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Specialize to Compete... But Don't Forget the Basics

Specialize to Compete... But Don't Forget the Basics

In the last few months I’ve spent a lot of time on the road, at events and visiting with countless VARs, MSPs and other technology solution providers. And, I can tell you first hand that this is an industry in motion! As technologies and markets evolve, solution providers are carving out their own unique market segments, areas of specialization and core competencies in order to compete and grow their businesses. Here's a closer look at the strategies plus seven keys to your continued success.

The variety of strategies and business models is impressive, and it seems that providers tend to differentiate themselves along 4 primary lines: Vertical Markets, Solution Technologies, IT Business Models and Geographic Markets.

Vertical Markets

Take healthcare for example. In recent years, dramatic changes in medical technologies, new regulations like HIPAA and changes in demography have created unique opportunities for providers that specialize in end-to-end solutions for doctors, hospitals and insurance companies. The same can be said of numerous other industry verticals – Gov/Ed, Finance, Legal, Manufacturing, Construction, SMB and so on.

Solution Technologies

Of course, there is always a place for businesses that develop unique expertise around specific vertical technology sets. Retail/POS, VoIP, Unified Communications, Storage/DR, Data Centers, Accounting/Finance, Human Resources, and ERP systems are just a few examples of vertical products and services that can be delivered across a variety of vertical industries and business types. Becoming expert in end-to-end solutions in any of these areas is another effective way to differentiate your business.

IT Business Models

Even if you don’t focus on specific vertical industries or technologies, odds are you’ve ‘tried on’ more than a few business models to see which worked best for your company. (I suspect this is especially true for readers of this blog.) From straight time-and-materials and break-fix, to pure-play managed services, to product-centric resellers, to retained IT consultants, fixed-fee solutions and everything in between, outsourced IT professionals have created and adapted business models to successfully address the unique demands of the clients they work to attract.

Geographic Markets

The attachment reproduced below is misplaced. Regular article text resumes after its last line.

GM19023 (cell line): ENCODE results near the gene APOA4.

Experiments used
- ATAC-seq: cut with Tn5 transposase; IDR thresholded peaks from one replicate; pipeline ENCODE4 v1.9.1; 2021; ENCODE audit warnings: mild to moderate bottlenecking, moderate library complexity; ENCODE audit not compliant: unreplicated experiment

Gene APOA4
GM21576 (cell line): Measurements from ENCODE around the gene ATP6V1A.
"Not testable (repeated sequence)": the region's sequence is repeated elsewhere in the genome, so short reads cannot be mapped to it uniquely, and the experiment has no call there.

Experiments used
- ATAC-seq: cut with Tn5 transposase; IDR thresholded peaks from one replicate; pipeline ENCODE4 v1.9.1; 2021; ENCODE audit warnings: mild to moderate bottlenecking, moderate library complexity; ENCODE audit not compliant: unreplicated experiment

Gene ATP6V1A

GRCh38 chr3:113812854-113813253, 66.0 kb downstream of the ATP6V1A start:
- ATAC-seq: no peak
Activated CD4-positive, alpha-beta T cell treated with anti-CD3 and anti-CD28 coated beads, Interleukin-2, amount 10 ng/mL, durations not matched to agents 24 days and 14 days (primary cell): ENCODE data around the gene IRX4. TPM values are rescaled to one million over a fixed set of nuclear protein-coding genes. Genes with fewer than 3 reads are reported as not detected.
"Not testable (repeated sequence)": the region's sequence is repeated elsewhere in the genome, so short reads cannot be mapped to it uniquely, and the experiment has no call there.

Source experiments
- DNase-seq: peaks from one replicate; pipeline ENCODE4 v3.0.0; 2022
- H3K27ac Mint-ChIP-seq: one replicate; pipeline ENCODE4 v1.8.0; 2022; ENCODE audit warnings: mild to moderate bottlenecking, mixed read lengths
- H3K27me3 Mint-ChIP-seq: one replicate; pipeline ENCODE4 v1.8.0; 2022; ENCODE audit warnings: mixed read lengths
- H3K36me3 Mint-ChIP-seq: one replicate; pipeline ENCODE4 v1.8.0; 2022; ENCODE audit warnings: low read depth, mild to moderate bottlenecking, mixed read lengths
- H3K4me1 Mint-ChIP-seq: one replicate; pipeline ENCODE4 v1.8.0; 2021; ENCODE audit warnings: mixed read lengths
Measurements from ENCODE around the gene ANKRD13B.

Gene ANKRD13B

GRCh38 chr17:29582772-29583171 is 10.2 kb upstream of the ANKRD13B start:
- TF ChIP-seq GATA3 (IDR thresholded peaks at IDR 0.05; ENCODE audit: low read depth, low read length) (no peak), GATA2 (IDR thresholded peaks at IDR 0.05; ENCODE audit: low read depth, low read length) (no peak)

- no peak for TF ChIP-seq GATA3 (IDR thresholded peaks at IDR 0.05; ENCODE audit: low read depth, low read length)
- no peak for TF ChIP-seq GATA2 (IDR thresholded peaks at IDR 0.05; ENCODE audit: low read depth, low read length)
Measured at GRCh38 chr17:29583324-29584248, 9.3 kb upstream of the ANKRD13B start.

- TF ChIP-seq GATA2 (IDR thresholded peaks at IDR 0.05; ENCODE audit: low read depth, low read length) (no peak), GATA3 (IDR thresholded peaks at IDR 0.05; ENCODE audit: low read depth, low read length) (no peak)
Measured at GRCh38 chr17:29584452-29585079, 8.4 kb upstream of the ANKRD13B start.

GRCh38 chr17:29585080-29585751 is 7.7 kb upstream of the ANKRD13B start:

For most of us, geography is one of the fundamental ways we differentiate ourselves from the competition. Your ability to focus locally, regionally, nationally or globally depends on your specialization, unique expertise and your desire to build and leverage partner networks. In more densely populated urban areas, numerous providers successfully leverage the proposition that they are hyper-local and accessible.  Conversely, providers who offer truly unique value in one or more highly-specialized verticals may have clients stretching from coast to coast and beyond.

Master the Basics to Win

Regardless of specialty, market or business model, every solution provider needs to engage in a series of common, fundamental business processes, including:

  1. Identifying Prospects
  2. Assessing Needs
  3. Creating and Selling Solutions
  4. Delivering/Implementing Products and Services
  5. Billing/Invoicing Products and Services
  6. Managing the Ongoing Relationship (Client Retention)
  7. Using Expertise and Good Will to Attract New Clients (Referrals/Acquisition)
At the end of the day, the most successful solution providers are those who manage and execute the basics most effectively. For example, having special expertise in HIPAA-compliant patient management systems won’t win you business if you’re not selling it effectively, and having the best and brightest techs in the field won’t earn you a penny if you can’t track and bill their time accurately and efficiently.

So, as you consider ways to leverage your special skills and knowledge to compete more effectively, don’t forget to take a good look at the basic processes and systems you use to manage your business. If you find weak areas or holes in your processes, take the time to fix them. In the end, the payoff will be well worth it. There are a number of purpose-built tools available to help you – Autotask software is one. Just remember that regardless of how you choose to compete in an increasingly commoditized and crowded marketplace, if you master the basics you’re more than halfway there.

Bob Godgart is the CEO of Autotask Corp., developers of Autotask hosted professional services automation software, the VARStreet family of advanced quoting and e-commerce tools and Taskfire a hosted service desk and ticket management system sold by IT solution providers for businesses of all sizes with internal IT resources. Monthly guest blogs such as this one are part of MSPmentor's annual platinum sponsorship. Read all of Godgart's guest blogs here.
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